4. GET COMFORTABLE WITH PARADOX

As you pack up your boxes and your suitcases, there’s one more thing I want you to pack. That thing is your ability to accept and even embrace paradox. Most likely, your life has been neither one hundred percent good, nor one hundred percent bad. The truth is, TCK or not, no one’s life is one hundred percent one thing. So resist the temptation to spin the story of your childhood in only one direction, either all good or all bad. Don’t pit the good and bad against each other in a futile effort to discover which one outweighs the other.

You don’t have to minimize the bad in order to accept the good. And you don’t have to minimize the good in order to accept the bad. Simply hold them both in your hands and in your heart, and accept them together, side by side, as the things that have shaped you into the person you are and as the things that are continuing to shape the person you are becoming.

We can’t strain the bad out of the good or the good out of the bad; we can’t separate them like cream from milk. They’re a package deal, a paradox, the “and” of this life. So let’s agree together not to outlaw the good or outlaw the bad. Let’s accept all the parts of ourselves, even the parts that make us (or other people) uncomfortable.

5. GRIEVE YOUR LOSSES

About those negative experiences . . . I know this has been talked about before, but it’s so important I’m going to say it again: you’ve got to grieve your losses. List out your losses, and then mourn them. Grieve the hard things that happened to you.

Maybe it was leaving your passport country to move to your host country, or moving between host countries, or within the same host country. Maybe it was losing a close friend or teacher to transition or even death. It’s probably graduating and leaving your host country this summer. Regardless of the cause, there have been so many goodbyes in your life, and you need to acknowledge how hard they’ve been for you.

Grief follows us wherever we go; we can’t outrun it. So spend the time now, on the front end, to grieve your TCK losses. You need to learn this skill because you’ll have to use it again later. We live in a fallen world, and bad things will keep happening to you, whether you’re living cross-culturally or not. That means the need to process grief is ever-present, regardless of who you are or where you live.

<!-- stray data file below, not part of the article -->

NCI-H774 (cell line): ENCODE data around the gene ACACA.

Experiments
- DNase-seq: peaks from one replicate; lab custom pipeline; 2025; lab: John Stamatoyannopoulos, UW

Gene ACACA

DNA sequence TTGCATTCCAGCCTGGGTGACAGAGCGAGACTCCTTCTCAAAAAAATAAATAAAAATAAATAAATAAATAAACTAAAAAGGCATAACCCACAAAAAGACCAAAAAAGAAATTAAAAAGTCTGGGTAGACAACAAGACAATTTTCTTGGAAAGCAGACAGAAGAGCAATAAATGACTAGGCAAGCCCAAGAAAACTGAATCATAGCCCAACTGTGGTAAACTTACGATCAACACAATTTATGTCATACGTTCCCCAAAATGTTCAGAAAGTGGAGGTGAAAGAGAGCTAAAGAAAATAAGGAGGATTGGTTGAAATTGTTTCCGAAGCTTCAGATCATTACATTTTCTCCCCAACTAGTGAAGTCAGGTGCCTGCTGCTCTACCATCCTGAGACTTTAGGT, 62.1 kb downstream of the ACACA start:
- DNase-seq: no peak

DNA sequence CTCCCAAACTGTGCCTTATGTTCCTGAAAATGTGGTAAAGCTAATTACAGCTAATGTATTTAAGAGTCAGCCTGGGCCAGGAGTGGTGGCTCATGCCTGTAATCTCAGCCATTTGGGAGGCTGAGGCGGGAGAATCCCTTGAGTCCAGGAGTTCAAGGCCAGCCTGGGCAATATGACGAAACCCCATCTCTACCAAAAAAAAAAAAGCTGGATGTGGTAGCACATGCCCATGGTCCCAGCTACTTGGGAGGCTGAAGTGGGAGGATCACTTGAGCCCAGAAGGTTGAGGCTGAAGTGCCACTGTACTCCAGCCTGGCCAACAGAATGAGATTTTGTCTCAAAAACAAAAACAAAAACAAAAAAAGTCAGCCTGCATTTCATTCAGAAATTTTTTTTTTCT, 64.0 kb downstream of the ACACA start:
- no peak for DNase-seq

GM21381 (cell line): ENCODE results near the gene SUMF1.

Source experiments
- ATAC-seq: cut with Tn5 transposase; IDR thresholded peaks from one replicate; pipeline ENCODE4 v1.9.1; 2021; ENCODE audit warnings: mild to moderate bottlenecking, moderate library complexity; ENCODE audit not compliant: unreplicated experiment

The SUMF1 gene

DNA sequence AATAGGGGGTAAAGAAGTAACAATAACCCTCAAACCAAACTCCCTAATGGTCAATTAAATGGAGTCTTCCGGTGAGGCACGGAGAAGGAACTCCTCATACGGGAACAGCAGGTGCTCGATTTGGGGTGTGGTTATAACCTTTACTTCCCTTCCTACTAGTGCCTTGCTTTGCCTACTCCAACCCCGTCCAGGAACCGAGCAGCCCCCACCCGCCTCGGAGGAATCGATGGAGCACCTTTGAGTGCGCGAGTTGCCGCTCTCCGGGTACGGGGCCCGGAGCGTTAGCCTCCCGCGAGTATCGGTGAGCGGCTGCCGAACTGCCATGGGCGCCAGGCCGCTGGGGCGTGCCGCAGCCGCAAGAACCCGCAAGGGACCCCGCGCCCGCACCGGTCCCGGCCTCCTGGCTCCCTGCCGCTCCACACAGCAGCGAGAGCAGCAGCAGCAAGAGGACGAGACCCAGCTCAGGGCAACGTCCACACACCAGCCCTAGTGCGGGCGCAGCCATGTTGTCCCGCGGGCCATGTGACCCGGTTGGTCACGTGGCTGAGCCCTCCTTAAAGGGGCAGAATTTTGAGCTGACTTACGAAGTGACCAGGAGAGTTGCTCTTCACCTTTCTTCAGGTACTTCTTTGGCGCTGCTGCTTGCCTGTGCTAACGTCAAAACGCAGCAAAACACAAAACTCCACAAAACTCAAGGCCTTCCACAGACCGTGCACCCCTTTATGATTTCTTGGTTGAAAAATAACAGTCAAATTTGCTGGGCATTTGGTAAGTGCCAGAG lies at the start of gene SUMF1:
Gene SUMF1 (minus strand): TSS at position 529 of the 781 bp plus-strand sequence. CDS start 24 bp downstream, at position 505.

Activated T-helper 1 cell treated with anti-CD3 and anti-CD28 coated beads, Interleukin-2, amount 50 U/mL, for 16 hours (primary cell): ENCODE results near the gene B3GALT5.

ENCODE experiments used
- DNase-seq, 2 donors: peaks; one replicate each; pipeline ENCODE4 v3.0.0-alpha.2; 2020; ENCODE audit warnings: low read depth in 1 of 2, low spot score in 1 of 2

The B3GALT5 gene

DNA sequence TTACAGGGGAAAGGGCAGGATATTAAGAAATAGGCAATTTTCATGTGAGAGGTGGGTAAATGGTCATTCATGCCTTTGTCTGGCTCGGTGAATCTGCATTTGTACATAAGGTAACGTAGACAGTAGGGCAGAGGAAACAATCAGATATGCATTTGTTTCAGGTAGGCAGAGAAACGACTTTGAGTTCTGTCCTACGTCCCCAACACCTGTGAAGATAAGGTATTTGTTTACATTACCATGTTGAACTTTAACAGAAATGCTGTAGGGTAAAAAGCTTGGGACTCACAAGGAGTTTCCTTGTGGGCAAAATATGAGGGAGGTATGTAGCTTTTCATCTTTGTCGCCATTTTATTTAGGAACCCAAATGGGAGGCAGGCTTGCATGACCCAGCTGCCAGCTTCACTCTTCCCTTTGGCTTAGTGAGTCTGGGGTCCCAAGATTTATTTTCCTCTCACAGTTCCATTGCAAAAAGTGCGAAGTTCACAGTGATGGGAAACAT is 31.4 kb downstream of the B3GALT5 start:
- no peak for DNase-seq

Learning to grieve well now will help you for the rest of your life. And you might have to grieve some of your losses more than once. You may feel old losses cycling back around again, and you’ll have to stop and re-grieve them. That’s ok. Be gentle with yourself and grieve them again.

6. GET SOME OUTSIDE HELP: TCK COUNSELORS AND MENTORS

I personally used to think something was wrong with me. Why did I have all these problems fitting in? Why did I feel so rejected all the time? I thought the problem was me. Then — and this only happened a couple of years ago with a counselor who specializes in TCKs — I began to see that the trouble I had fitting in was a consequence of something that happened to me.

It wasn’t me that was the problem; it was all those moves and having to fit in someplace new over and over and over again. But learning how to fit in takes time, and there’s always a period of uncertainty before friends are made and acceptance is granted. I cannot even explain how much that realization helped me. I felt less like a broken object and more like a person who’d had experiences that shaped me but who wasn’t inherently and eternally screwed up. I had previously faced a lot of insecurity and social anxiety in my life, but when I started seeing their roots in my nomadic childhood and addressing them that way, the fear and insecurity stopped trailing me so doggone much.

Likewise, you may need a counselor who is familiar with the TCK world. In fact, in her book Belonging Everywhere and Nowhere: Insights into Counseling the Globally Mobile, author and counselor Lois Bushong tells us that a counselor who is not familiar with TCK issues may not know how to treat an adult TCK struggling with depression. In actuality, he or she is probably dealing with unresolved TCK grief, a completely normal response to a globally mobile childhood. (Incidentally Lois is also responsible for my understanding of systems.) So if you are in any way “stuck” in your emotional, mental, or spiritual life, consider finding a counselor who understands TCK life. 

Counseling has been massively helpful in my life, both for TCK-related issues and non-TCK-related issues, and I highly recommend counseling to all people who are breathing. But sometimes you just need someone to talk to, someone who will listen to you and empathize with you and even pray for you. Just talking to an older, wiser adult TCK whom you trust can be very helpful in sorting through your thoughts and feelings. In fact, I’ve done that a lot with Marilyn Gardner, fellow writer and editor on this blog. So if you do nothing else, find a fellow TCK friend to talk to.

7. YOU SHOULD PROBABLY EXPECT SOME FLARE-UPS

I can give you all the advice in the world — advice you might even follow — but you might still turn around one day and be taken by surprise at the intensity of your feelings of loss and isolation and lack of home and belonging. When this happens to me, whether it’s triggered by the yearly May & June goodbyes or by feeling the sting of some rejection, my husband usually asks me, “Is your TCK acting up again?”

Yes, I tell him. The answer is almost always yes. Yes that my TCK is acting up again. Yes that events from my childhood creep into my adulthood. Yes that from time to time issues I thought were settled and resolved feel suddenly unsettled and unresolved.